Pipe Stress Engineering
Pressure vessels usually contain regions where abrupt changes in geometry, material, or loading occur. These regions are known as discontinuity areas, and the stresses associated with them are called discontinuity stresses by the code [1, 2]. These codes have outlined a general procedure for analyzing the discontinuity stresses and discussed examples of some common occurrences. This chapter will discuss some of the applications relevant to the design of piping systems.
Because of dissimilar characteristics, each of the adjacent parts joining at a discontinuity area behaves differently to an applied load, such as internal pressure or temperature. The deformations of the disconnected free bodies are different from each other. Because these parts are joined together, they share a common displacement that is different from their free displacements. The difference between the free displacement and the actual joint displacement is a forced displacement, which produces forces and stresses. These additional stresses are referred to as discontinuity stresses.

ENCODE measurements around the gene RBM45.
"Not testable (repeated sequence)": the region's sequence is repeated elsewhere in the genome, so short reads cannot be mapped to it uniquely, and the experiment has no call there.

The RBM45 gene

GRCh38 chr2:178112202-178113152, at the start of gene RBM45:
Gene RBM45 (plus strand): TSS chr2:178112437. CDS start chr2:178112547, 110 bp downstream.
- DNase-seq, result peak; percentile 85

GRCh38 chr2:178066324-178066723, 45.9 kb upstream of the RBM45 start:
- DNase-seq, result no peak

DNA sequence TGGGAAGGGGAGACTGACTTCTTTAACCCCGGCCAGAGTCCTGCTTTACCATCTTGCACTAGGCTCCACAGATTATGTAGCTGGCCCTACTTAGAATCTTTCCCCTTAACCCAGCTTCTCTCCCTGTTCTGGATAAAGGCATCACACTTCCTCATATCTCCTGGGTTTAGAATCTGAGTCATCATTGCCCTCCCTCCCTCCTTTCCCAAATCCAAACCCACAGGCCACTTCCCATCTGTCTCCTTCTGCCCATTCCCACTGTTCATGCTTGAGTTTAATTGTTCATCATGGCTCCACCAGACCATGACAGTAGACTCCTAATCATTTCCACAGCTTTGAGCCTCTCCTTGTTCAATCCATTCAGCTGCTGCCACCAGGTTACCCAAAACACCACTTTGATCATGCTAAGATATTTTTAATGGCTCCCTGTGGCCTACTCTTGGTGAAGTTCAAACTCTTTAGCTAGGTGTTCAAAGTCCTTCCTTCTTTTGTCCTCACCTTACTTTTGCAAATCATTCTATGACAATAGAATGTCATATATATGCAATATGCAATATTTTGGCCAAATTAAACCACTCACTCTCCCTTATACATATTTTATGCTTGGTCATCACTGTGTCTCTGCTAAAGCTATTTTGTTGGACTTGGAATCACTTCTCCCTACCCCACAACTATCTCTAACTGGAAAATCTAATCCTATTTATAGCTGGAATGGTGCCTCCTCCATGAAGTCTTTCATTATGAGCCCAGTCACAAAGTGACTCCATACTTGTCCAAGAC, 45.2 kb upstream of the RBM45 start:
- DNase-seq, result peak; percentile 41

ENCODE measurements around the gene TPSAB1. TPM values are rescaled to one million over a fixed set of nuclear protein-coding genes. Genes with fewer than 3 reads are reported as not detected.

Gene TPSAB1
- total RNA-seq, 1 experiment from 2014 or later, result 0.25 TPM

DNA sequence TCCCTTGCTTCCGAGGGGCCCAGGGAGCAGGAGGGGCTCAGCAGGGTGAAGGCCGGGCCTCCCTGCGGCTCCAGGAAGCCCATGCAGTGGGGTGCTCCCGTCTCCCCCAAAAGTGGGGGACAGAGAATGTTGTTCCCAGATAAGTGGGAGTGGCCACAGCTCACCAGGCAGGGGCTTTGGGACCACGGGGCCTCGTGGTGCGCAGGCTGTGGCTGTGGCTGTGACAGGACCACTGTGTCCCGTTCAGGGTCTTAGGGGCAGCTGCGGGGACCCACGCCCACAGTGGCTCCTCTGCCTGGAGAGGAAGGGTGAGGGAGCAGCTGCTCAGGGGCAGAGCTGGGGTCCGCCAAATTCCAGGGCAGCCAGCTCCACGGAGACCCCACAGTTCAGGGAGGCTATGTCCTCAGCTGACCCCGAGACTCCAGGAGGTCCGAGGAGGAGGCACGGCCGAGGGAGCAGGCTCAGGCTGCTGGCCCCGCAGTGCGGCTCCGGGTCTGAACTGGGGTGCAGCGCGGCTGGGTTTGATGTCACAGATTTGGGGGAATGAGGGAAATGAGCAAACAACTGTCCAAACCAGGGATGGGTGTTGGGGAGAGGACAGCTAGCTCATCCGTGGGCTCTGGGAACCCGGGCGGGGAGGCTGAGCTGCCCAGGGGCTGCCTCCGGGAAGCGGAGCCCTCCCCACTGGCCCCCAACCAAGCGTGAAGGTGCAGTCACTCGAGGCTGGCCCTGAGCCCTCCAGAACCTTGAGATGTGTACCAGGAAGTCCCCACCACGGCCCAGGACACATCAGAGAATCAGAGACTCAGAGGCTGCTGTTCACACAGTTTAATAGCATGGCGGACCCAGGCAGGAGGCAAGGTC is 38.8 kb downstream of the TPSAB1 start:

Calculation of discontinuity stresses is generally based on the behavior of the longitudinal strip of the cylindrical shell. Because a longitudinal stripe of a vessel behaves like a railroad sitting on an elastic foundation, the discontinuity stresses at the vessel are generally calculated based on the theory of “Beams on Elastic Foundation” [3, 4]. A beam on an elastic foundation receives a lateral reaction force that is proportional to the displacement. The rail track is a typical example of a beam on elastic foundation.